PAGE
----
The Burial of the Dead (at Vergina) or 
The Unending Controversy on the Identity of the Occupants of Tomb II

 

In 1977 Manolis Andronikos made the spectacular discovery of Tomb II in the Great Tumulus at Vergina in Macedonia. Andronikos identified the occupants of that tomb as Philip II, King of Macedonia (359-336 B.C.) and father of Alexander III, and perhaps his last wife, Kleopatra. Ever since a controversy has raged about Andronikos’ identification.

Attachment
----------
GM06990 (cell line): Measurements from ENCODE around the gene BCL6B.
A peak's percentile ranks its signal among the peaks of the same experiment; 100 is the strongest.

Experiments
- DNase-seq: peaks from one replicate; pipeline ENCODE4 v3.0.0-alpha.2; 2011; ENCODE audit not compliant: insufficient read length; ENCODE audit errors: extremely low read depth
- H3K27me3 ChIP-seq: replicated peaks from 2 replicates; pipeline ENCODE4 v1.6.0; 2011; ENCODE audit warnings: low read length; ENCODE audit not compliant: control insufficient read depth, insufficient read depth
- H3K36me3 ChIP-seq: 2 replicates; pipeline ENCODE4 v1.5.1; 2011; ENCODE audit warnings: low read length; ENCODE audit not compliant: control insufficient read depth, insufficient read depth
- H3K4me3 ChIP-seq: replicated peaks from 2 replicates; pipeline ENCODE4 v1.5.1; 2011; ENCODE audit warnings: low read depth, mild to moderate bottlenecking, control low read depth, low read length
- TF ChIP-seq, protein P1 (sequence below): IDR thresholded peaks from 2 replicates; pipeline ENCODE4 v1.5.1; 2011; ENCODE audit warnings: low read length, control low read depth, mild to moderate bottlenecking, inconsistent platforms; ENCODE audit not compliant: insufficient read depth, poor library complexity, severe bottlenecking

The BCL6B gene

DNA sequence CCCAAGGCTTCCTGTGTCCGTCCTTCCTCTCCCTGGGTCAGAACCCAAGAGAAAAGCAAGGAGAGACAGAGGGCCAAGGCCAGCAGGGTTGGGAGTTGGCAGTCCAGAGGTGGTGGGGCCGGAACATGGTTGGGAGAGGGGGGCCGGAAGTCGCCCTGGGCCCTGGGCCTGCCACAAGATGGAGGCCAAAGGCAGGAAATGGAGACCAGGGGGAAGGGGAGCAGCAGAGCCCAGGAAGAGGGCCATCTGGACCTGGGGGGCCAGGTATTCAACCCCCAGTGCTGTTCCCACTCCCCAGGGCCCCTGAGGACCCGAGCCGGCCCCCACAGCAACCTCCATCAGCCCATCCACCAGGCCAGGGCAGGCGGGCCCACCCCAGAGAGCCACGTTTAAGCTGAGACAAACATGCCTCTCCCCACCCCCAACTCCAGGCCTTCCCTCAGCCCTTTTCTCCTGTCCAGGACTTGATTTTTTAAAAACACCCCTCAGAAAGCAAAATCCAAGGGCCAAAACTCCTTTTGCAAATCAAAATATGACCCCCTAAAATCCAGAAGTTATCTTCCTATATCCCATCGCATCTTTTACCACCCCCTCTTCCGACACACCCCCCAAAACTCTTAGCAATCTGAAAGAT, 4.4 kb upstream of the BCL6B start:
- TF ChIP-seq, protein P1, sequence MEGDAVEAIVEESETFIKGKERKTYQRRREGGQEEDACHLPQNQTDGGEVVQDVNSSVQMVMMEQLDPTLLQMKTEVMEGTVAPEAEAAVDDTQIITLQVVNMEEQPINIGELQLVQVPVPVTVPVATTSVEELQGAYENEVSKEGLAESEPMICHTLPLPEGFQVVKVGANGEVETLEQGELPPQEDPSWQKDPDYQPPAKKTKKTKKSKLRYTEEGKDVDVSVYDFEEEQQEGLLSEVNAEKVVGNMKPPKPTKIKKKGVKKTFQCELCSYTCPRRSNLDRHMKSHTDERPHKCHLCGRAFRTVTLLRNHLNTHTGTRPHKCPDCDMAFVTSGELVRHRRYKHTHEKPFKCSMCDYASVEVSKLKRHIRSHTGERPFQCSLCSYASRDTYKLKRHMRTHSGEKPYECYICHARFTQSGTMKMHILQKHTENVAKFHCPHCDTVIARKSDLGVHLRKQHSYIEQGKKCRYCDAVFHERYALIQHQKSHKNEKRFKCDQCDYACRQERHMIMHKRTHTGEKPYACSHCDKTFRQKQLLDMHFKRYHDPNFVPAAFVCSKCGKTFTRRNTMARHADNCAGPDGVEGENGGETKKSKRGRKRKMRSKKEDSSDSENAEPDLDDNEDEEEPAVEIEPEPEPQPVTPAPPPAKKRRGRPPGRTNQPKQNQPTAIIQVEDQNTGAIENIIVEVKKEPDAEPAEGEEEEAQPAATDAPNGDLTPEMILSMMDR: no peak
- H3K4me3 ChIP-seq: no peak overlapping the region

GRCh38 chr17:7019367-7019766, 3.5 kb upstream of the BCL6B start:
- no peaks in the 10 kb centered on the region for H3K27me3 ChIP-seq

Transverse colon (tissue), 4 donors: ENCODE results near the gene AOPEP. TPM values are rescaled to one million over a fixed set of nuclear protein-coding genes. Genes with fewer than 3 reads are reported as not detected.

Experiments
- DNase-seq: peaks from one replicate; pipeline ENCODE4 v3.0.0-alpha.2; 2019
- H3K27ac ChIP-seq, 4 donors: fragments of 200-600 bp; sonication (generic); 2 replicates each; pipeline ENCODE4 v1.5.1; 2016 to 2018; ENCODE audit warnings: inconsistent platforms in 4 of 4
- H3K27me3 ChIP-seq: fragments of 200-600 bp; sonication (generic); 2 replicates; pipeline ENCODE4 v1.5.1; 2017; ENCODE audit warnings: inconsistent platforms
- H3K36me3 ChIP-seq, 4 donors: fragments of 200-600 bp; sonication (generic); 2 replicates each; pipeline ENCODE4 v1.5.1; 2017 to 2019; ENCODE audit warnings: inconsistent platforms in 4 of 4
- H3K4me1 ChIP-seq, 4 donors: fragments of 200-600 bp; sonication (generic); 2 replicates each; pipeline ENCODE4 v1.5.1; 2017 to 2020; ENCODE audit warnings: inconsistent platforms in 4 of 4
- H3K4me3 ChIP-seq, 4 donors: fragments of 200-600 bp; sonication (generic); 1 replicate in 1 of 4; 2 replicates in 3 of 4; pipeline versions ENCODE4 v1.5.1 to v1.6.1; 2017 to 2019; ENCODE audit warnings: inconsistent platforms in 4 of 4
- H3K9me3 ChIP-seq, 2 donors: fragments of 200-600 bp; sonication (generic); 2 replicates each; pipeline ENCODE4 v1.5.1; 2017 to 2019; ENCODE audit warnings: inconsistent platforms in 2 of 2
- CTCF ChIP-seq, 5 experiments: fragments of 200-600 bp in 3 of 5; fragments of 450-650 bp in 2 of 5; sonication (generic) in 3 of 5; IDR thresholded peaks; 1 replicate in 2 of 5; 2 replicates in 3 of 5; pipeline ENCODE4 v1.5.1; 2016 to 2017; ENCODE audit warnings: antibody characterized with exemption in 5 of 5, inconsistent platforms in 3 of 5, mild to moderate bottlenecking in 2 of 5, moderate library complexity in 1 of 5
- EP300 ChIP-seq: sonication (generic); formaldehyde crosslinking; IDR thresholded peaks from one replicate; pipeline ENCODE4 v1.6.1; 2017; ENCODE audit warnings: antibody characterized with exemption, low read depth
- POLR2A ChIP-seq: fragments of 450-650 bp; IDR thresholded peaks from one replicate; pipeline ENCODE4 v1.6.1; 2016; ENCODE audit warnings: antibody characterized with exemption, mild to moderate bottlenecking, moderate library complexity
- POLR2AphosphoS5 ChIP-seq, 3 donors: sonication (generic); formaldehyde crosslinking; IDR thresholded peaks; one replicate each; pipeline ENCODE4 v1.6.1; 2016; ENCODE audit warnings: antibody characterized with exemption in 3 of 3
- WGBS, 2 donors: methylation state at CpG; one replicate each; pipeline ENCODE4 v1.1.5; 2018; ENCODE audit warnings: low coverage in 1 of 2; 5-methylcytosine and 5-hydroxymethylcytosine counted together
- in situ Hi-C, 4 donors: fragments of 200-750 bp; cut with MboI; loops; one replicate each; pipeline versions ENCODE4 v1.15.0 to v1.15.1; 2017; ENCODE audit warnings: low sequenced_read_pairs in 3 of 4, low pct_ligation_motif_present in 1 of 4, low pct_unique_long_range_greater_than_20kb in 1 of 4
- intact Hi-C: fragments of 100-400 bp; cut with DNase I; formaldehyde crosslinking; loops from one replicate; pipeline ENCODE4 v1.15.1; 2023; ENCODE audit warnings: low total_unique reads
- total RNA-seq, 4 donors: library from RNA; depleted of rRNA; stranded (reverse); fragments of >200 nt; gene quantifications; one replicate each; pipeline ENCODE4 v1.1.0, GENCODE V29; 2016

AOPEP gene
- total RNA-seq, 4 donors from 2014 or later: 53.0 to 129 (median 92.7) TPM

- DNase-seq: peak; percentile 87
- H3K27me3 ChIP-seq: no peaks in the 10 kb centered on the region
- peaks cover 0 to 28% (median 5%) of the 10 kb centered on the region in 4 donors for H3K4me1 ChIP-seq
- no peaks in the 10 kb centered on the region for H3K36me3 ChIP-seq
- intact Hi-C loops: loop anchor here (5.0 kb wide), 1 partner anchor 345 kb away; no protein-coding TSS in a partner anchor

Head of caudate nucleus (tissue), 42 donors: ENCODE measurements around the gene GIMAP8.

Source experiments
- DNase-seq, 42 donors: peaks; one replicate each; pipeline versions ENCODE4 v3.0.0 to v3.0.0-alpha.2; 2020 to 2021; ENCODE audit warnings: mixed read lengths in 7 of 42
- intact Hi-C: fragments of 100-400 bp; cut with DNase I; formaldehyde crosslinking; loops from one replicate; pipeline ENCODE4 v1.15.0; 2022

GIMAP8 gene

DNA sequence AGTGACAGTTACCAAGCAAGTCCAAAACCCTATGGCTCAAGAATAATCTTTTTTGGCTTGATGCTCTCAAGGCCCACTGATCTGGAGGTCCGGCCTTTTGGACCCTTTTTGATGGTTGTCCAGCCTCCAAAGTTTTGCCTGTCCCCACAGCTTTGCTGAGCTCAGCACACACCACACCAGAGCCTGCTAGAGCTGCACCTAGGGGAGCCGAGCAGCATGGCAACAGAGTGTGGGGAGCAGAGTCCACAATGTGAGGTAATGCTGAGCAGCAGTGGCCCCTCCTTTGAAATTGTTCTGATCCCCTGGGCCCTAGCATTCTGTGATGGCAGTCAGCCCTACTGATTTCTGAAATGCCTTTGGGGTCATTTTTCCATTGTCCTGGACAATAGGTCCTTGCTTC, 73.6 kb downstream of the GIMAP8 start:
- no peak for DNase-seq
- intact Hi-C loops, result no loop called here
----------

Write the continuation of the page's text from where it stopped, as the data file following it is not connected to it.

In this article, Miltiades Hatzopoulos reviews the various alternate identifications and the evidence for them, and comes to the conclusion that Andronikos was correct.

It is worthy of note that none of the scholars cited by Hatzopoulos ever suggested that the occupants of the tomb were not Greek. Indeed, this monument of ancient Greek Macedonia has become a standard entry in the handbooks of Greek archaeology and architecture.

 

Click here to view the article in pdf format: The Burial of the Dead (at Vergina) or The Unending Controversy on the Identity of the Occupants of Tomb II

 

This article is hosted on the periodical tekmeria.org